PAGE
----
It has been fascinating watching the recent Presidential selection cycle in the USA.
On arrival, I started asking people who they were looking for as a Presidential candidate – and a surprising number of people I spoke to said, “anyone but Hillary” and Donald Trump was the person they would like to vote for. Several are serious, successful, thoughtful people whom I respect the opinions of – so it isn’t just the disenfranchised.
As a European coming to America, I was genuinely ambivalent about Trump. His candidature did not seem serious, despite the number of people who felt he was a legitimate political figure. Like many, I saw him as a celebrity critique insurgent, like Russell Brand in the last UK election; a man with support, who lacked credibility other than to inspire the disaffected and marginalised in society. His campaign made no sense. “I’m richer than these guys so I am right and they are wrong. These guys are hopeless, ugly and stupid. I will beat them to a pulp.” His policies were, “I am a tough guy and I will stop the bad guys who are foreigners, weak liberal elites, the establishment who are keeping “us” down.”
I didn’t get it.
Surely Presidential candidates are the peak of American society, experienced leaders with decades of public service serving as VP like Nixon (and Senator of California) and George H W Bush (who also headed the CIA). We want to elect the best among us, like Truman and Wilson, educated men with a firm moral compass needed to make the hardest and most difficult decisions. Or we want the most congenial leaders, like Reagan, Roosevelt and Clinton who use charm and personality to bring people together. We want military heroes like Kennedy and Eisenhower, (among many) both of whom had demonstrated leadership in the battlefield. Even when we need the dirty stuff done, Presidents like LBJ have a firm grasp of the real world having been a teacher and public servant.
Donald Trump is none of these and unlike any other candidate.
As a student of the post-war American Presidency, I looked back at similar campaigns and the closest candidate is Barry Goldwater in the 1964 campaign. Goldwater was a southern businessman and politician, and perhaps the godfather of the southern conservative movement, of which Ted Cruz is now the flag bearer of. His policies are not so similar to Trump, but his positions were just as polarising. His bullying criticism of the Republican elites and hounding of Nelson Rockefeller, the grandest of grandees, has some similarities, but Trump is no Goldwater.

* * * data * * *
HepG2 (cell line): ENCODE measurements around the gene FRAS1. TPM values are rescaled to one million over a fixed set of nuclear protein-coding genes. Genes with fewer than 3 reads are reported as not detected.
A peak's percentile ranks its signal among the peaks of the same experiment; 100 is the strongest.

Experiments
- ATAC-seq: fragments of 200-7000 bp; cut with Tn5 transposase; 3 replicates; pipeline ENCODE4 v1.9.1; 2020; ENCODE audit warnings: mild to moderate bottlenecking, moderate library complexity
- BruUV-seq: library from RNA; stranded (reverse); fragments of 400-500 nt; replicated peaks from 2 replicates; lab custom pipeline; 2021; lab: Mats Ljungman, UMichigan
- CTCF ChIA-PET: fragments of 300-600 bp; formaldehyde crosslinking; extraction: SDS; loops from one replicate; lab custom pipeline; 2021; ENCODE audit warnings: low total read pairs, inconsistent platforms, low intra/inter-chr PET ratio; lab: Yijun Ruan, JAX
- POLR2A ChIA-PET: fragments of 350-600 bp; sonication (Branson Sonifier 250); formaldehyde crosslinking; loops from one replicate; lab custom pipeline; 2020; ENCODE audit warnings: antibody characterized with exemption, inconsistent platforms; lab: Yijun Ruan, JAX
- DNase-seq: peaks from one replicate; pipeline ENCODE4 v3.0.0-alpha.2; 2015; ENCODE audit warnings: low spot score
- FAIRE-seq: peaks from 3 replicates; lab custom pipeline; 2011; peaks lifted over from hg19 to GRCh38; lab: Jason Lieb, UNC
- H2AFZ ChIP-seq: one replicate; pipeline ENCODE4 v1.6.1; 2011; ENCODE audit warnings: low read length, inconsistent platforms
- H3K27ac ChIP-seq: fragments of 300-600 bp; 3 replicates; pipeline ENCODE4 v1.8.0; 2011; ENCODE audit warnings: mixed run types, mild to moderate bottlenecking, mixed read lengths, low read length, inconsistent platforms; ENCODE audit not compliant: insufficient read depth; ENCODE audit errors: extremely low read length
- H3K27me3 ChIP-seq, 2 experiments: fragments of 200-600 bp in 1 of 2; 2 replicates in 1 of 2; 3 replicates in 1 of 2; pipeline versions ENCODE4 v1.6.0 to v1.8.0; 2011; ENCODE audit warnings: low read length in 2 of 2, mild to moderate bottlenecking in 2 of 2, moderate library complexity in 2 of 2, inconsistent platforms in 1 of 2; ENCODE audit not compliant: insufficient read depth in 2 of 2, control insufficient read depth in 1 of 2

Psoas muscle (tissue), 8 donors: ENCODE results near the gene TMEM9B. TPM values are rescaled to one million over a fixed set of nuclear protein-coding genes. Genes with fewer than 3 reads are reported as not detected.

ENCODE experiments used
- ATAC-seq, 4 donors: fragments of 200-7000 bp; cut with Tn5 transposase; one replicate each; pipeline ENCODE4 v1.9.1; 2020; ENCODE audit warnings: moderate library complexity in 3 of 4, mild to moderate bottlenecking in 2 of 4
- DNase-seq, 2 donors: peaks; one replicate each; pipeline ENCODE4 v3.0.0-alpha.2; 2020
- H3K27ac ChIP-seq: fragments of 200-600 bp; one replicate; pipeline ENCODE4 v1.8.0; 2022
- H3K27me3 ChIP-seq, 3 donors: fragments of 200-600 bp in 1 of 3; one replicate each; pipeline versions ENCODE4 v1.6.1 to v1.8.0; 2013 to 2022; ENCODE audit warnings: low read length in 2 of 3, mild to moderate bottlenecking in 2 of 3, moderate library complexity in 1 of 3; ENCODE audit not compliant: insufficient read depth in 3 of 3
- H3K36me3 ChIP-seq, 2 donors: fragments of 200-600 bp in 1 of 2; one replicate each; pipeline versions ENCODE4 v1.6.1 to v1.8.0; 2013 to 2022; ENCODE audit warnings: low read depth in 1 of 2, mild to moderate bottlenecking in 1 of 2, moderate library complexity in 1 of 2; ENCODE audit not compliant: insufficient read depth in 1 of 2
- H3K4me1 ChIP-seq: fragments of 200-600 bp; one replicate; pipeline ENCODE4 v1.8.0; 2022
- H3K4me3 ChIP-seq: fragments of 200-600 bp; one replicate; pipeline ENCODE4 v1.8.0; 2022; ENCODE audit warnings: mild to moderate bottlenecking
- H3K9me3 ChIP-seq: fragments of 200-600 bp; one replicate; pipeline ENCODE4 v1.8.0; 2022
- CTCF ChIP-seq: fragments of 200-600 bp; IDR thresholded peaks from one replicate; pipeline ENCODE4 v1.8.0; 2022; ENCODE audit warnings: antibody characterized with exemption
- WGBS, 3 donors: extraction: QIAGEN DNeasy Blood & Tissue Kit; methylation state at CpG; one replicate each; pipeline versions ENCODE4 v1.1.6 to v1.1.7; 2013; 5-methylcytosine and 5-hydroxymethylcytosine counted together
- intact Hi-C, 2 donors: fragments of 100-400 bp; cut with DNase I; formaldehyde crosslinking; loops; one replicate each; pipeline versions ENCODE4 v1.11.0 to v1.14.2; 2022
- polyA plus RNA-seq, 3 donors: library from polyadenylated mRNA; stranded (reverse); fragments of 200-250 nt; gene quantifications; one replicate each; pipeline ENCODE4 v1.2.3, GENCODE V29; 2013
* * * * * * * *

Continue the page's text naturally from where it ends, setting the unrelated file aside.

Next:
Goldwater, for all his opinions was a committed public servant, a thinker and had great rectitude. And, as we know, Goldwater lost the 1964 election by a landslide against LBJ.
And then it hit me today. Donald Trump is not following a traditional political strategy at all, he is NOT Goldwater, or anyone else. His campaign is a wrestling narrative and November the 8th is Wrestlemania. He is playing the playbook of “Stone Cold” Steve Austin, a 1990s character from the WWE.
Wrestling as Life
Back in the 1980s and 90s I was a wrestling fan. Each “character” represented a segment of American life.
Hulk Hogan was the bronzed all American super-hero. Roddy Piper and Jim Duggan, the American everyman, Sgt Slaughter the turncoat, Andre the Giant, The Iron Sheikh, Nikoli Volkoff, the foreign bad guys (who became good guys depending on prevailing US Foreign Policy!).
However, something strange happened in the late 1990s. A wrestler, a bad guy, Steve Austin, after winning a match against former “hero” Jake “The Snake” Roberts (below) came up with a persona where he took on the good guys and denigrated their personas.
Because of his character’s “personality”, nobody owned him, he said what he wanted and drank beer after a fight against the rules. The ruder and more obnoxious he became, the more people loved him.
As his popularity grew, the WWE created more “establishment” figures to try and stop him, to the point where the WWE created a long running feud – as part of the storyline – with the owner of the WWE Vince McMahon. The narrative was that the WWE as a company wanted to stop Austin, but buoyed by his grassroots support, Austin became more and more popular and won the day.
Steve Austin remains one the most iconic wrestlers in history. There were many better technical wrestlers, many more articulate and charismatic speakers, but few who managed to win as much popularity and adulation.
Austin not only earned top billing, but changed the medium of wrestling away from the black and white narrative of good guy-bad guy, but shifted the entire wrestling business to a new phase known as “Attitude.”
After injury, Steve Austin’s appearances became less frequent, but Donald Trump, a long term supporter of WWE started to appear as a guest and latterly as a character, involving himself into storylines, ultimately becoming one of Steve Austin’s victims in the Wrestling ring.
It is clear to me, that Trump has copied Steve Austin’s strategy.
Like Steve Austin, he has ridiculed his opponents in the crudest and most obvious ways to make them become irrelevant and small compared to him. With Cruz and Rubio, expect the same standard stereotyping as seen previously, and against Hillary Clinton a new wave of sexism and misogyny not seen in public debate for decades.
And like Steve Austin, he has changed the Republican Party through insurgency; the traditional rules of politics do not apply. The voters are his and not the Party’s.
So stop talking about historical precedent or anything else that has gone before. The fight for the Republican Nomination – and indeed the Presidency – has roots in WWE and not historical political strategies.
Opponents better hit first, and hit hard, as taking from Steve Austin’s signature move, it only takes a second before they are hit by the Donald Trump Stunner – and there is no getting up when knocked down.
OL March 2016